What does your skin do?
Your skin is the largest organ of your body. It is composed of living and dead
layers. It protects your body against heat, light, and injury. Your skin is
a major contributor to our immune system: it is our first line of defense to
ward off bacteria, viruses and other potential invaders, and contains large
quantities of T-lymphocytes (T-cells) which attack and destroy bacteria, fungi,
viruses, parasites, toxins and cancer cells that cause disease. It stores water,
fat and vitamin D and provides a waterproof protective covering for the body's
complex internal environment. It also plays a key role in helping to maintain
the circulatory and nervous system.
Our skin is made up of two main layers, the epidermis and the dermis.
The epidermis, or top layer is as thin as a sheet of paper. This layer contains
no nerves or blood vessels and is therefore incapable of sensation or bleeding.
The epidermis contains mainly two types of cells:
Melanocytes are pigment-forming cells that give skin its color. These cells
are located at the base of epidermis and contain the protein, melanin. It is
the amount of melanin that determines a persons skin color. Generally, the more
melanin, the darker the skin.
Keratinocytes contain the protein keratin. They form at the bottom of the epidermis
but migrate to the surface to displace older, dying cells. These dead skin cells
flake off or are washed away but before they do, they contribute greatly to
the outer barrier of the skin.
The Dermis, or inner layer is about as thick as 15-40 sheets of paper. It is
located just below the epidermis on most of the body. It is composed mostly
of connective tissue called "collagen." The bulk of the skin's composition,
this layer contains blood vessels, nerves, sweat glands, and hair follicles.
The inner layer produces sweat which helps cool body and aids body in expelling
nitrogen containing waste and sodium chloride. It also produces oils, which
keep skin from drying out.
The Subcutaneous tissue lies below the Dermis. It is composed of fat cells,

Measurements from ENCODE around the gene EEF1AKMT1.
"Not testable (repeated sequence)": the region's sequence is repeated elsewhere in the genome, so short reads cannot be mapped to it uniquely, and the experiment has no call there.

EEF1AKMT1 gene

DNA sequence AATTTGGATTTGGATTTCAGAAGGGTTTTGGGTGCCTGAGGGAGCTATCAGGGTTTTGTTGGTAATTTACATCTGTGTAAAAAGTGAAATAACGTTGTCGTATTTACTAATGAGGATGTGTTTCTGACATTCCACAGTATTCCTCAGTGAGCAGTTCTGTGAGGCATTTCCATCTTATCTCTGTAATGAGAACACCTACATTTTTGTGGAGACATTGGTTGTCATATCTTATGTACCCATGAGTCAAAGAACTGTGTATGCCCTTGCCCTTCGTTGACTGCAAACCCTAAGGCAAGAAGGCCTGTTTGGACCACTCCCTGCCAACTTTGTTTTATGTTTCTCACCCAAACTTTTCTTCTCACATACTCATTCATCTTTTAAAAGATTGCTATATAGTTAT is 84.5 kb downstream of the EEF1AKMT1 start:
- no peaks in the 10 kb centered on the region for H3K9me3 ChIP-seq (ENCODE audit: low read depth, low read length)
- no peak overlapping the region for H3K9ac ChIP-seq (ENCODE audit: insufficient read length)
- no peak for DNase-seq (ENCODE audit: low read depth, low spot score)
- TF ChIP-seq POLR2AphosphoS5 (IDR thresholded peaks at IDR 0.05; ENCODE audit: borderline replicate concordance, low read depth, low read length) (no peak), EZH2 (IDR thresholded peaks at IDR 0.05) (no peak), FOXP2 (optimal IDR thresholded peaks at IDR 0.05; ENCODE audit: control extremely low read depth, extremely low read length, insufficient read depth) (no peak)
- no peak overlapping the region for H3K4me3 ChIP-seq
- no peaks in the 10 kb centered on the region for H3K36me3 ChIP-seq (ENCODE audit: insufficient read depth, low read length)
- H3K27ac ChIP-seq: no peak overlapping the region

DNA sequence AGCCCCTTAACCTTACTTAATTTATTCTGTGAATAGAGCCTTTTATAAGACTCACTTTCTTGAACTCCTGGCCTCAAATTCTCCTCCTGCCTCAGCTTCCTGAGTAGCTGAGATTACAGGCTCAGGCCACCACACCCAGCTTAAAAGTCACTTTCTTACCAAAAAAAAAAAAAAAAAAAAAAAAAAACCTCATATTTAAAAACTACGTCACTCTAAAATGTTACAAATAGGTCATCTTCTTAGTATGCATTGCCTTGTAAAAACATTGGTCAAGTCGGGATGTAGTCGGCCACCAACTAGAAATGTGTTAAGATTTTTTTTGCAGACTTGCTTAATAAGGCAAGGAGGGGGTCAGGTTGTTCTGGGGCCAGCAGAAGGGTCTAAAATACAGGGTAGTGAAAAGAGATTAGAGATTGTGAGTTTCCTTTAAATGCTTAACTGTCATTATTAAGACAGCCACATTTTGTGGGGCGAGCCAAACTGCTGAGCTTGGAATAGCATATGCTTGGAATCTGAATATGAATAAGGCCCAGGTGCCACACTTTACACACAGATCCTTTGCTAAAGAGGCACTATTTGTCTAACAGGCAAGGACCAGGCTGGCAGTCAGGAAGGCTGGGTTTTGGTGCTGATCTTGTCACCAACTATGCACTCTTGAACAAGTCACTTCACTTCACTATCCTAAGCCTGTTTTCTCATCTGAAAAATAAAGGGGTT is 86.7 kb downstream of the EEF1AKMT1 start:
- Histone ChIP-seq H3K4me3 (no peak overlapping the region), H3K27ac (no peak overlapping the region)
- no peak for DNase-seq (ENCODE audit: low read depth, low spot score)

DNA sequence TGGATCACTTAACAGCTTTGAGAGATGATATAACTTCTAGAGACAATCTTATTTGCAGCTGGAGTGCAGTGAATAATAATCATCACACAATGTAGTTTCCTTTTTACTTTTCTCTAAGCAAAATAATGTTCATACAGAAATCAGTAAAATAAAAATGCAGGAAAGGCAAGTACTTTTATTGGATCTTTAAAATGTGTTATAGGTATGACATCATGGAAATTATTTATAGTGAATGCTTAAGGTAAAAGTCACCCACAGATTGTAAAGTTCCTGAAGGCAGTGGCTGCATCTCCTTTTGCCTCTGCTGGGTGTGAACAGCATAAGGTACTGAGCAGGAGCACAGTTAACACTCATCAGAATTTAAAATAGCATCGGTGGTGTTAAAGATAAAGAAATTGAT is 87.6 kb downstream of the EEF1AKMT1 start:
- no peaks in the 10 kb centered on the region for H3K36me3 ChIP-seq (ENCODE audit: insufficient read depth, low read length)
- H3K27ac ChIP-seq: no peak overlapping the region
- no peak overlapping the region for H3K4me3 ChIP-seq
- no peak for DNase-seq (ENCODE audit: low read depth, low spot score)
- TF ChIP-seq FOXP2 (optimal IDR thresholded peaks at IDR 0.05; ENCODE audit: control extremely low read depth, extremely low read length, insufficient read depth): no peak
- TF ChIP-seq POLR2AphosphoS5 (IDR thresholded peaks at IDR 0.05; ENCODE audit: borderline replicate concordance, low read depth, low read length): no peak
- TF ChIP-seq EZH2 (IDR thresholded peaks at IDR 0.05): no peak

blood vessels and nerves. This fatty tissue performs double duty by acting as
a shock absorber and energy store.
How each UVR penetrates (A,B,C) skin and what it does
UVB rays represent less than 1% of the sun's energy that reaches the surface.
UVB rays are more prevalent in summer. They are more energetic than UVA and
cause sunburn much faster. UVB rays are the major cause of skin cancer. UVB
light only reaches the outer layer of the skin (epidermis).
Although they work slower than UVB rays, UVA rays are 100-1000 times more abundant
(depending on season) and, according to recent research, may be more harmful
than UVB rays. UVA rays penetrate to the inner layer (dermis) of the skin, where
it can damage blood vessels, DNA, and compromise the skin's physical support
Damage and Effects
Overexposure to UVA and UVB rays cause damage leading to wrinkles, lower immunity
against infection, aging skin disorders, and skin cancer.
Overexposure to both UVA and UVB stimulates melanocytes to produce extra melanin
- tanning, or darkening, the skin. Contrary to what we used to think, a tan
is not a sign of good health but, rather, a defense mechanism to protect the
skin from the sun.
Actual sunburn occurs when the body receives excessive amounts of radiation.
Blistering indicating a second-degree burn.
How Skin becomes cancerous
The term "skin cancer" is used to refer to a group of over 100 diseases.
Normal, healthy body cells grow, divide, or replace themselves at maintainable
rates. When cells lose the ability to control or direct their growth, they grow
without order and multiply quickly. As a result, too much tissue is created
and tumors form. These tumors can either be benign or malignant.